Later life divorce and mental health
New research has found that life after divorce appears to be easier for childless older adults than for parents.
More people aged 50 and over are divorcing, but little research has been done to look at the long-term impact on mental health of these 'grey divorces'. Studies focusing on the general population have shown that people experience temporary dips in mental health when marriages end, but mental wellbeing tends to return to pre-divorce levels over time. Previous research has suggested that transitioning to divorce has consequences for the physical and mental health of middle-aged and older men and that older people may find it more challenging to adjust to a post-divorce life.
Researchers from the University of Turin and Erasmus University Rotterdam used nine waves of Understanding Society data to look in detail at the affect of marital break-up on people aged 50 and over. They analysed data from over 900 older adults and looked at their mental health and reported depressive symptoms before and after their divorce.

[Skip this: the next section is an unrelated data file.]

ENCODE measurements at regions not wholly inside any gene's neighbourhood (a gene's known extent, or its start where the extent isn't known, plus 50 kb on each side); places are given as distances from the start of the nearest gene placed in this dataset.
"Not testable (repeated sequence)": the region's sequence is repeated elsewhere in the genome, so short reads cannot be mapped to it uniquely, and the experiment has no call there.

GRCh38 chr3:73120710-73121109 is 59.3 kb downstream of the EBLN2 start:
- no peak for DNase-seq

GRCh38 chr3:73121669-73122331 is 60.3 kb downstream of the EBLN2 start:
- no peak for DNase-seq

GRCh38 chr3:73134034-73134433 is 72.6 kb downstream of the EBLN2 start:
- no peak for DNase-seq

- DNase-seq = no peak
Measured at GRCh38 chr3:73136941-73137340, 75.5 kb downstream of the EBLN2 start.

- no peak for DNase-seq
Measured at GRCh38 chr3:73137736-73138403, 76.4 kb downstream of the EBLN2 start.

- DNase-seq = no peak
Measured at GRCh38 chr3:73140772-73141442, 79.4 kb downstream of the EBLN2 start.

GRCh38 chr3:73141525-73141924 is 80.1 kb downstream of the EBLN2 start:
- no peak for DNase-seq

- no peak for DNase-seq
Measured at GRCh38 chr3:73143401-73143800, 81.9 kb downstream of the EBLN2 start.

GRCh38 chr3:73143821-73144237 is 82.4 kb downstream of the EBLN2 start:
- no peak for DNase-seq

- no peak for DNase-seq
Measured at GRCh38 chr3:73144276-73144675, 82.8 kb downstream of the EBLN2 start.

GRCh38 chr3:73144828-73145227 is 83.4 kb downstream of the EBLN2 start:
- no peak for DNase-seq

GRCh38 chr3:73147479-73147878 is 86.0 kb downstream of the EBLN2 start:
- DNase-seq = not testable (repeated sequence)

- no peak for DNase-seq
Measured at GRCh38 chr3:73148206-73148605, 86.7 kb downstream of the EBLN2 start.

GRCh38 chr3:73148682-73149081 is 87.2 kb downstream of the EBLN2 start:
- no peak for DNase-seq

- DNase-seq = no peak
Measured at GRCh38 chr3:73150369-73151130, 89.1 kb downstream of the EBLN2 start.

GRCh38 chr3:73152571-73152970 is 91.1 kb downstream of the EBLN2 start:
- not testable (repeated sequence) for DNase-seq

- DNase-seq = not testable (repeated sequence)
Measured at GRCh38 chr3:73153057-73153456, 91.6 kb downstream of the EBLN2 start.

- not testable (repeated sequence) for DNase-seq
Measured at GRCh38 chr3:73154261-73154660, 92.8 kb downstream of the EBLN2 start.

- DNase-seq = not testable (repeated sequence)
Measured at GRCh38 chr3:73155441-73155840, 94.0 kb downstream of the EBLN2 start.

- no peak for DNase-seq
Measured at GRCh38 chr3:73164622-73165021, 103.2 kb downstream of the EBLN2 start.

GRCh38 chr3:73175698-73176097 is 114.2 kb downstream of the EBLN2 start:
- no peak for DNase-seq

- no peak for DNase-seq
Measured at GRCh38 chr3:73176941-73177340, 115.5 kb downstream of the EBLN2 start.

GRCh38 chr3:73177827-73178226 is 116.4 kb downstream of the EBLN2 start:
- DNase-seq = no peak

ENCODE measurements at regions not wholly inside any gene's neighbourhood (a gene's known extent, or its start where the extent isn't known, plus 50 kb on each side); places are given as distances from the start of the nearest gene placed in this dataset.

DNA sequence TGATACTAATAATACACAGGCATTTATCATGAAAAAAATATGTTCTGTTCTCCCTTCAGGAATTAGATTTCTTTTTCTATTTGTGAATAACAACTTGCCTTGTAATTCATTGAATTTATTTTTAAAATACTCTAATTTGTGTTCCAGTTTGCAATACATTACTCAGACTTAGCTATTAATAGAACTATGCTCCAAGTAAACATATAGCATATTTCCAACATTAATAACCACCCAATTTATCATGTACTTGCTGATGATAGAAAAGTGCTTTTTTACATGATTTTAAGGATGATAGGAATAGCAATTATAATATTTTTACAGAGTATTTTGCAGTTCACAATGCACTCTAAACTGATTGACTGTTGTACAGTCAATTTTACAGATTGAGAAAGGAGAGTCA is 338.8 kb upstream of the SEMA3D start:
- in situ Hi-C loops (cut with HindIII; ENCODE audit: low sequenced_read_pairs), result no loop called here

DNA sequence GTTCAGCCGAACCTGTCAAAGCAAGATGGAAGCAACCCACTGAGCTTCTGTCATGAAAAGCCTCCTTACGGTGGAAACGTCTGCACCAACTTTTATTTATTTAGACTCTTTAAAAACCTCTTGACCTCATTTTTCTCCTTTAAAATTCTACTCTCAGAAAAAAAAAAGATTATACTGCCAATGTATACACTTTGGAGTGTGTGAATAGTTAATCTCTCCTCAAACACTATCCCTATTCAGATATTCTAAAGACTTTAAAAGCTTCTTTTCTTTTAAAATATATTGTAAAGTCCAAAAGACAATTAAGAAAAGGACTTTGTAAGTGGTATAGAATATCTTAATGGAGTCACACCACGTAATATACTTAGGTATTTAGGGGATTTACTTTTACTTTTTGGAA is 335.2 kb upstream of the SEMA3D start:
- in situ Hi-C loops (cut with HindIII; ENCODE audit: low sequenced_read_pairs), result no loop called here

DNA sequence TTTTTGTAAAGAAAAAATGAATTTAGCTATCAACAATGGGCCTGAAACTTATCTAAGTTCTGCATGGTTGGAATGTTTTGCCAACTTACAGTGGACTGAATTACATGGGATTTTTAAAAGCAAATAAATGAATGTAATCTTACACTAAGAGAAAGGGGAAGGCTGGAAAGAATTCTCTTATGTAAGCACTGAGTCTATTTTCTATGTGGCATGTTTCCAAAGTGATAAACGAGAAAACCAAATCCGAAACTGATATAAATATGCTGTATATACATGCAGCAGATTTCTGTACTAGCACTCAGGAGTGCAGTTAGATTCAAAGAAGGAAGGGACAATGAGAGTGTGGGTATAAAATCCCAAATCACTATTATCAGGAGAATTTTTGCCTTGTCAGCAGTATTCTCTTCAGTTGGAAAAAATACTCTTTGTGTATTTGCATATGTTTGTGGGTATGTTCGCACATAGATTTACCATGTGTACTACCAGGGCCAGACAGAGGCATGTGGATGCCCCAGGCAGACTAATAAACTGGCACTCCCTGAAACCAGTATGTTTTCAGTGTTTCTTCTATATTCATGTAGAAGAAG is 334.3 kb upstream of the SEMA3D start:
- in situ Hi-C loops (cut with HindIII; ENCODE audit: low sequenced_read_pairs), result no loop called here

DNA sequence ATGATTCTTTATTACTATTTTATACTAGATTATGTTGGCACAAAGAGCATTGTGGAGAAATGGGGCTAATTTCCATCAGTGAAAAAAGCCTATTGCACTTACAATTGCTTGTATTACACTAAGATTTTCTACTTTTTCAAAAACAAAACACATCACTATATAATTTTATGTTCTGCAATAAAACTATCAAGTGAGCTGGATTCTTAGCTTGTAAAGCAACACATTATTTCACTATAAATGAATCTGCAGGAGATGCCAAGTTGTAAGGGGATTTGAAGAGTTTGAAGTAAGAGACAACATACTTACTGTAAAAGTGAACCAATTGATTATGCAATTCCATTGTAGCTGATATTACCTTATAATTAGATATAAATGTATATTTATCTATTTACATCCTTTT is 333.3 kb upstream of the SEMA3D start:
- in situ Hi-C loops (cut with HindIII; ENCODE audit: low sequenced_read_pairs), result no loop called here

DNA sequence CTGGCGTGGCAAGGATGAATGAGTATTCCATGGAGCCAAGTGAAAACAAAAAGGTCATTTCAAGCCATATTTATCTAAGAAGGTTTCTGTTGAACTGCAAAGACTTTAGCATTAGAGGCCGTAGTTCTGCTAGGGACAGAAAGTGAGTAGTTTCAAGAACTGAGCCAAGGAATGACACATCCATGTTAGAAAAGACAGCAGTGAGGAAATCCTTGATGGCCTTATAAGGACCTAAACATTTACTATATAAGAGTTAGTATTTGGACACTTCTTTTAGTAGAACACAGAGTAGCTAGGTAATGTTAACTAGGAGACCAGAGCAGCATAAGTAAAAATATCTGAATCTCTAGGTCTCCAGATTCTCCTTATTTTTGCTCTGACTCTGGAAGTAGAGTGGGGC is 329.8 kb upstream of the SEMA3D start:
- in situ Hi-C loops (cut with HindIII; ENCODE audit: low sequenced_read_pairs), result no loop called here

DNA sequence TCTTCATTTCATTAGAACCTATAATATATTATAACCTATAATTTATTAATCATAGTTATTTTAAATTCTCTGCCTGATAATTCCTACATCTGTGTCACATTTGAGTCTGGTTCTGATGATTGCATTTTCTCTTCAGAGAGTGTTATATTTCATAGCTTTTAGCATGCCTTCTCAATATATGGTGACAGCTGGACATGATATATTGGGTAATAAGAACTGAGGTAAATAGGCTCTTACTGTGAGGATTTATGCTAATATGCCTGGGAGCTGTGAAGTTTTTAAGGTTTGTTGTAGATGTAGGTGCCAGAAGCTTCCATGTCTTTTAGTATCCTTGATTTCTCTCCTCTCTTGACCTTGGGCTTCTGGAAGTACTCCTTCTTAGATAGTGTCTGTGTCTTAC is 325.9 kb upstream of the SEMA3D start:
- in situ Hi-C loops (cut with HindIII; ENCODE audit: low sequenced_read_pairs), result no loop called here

What did the researchers find?
- Older adults' depressive symptoms increase in the year before and at the point of seperation. After divorce, depressive symptoms decrease and return to their baseline levels.
- Those without children adjust quicker to post-divorce life than those who are parents.
- There was no evidence that adjustment after divorce is slower for women than for men.
- People who have been divorced before adjust at the same rate as those who are divorcing for the first time.
The researchers said, "Our results indicate that, in line with the crisis model, older people's depressive symptoms increase around marital break-up and approximately return to previous levels in the years after the event. Individuals are able to adjust to divorce, also when it occurs at a later stage of the life course."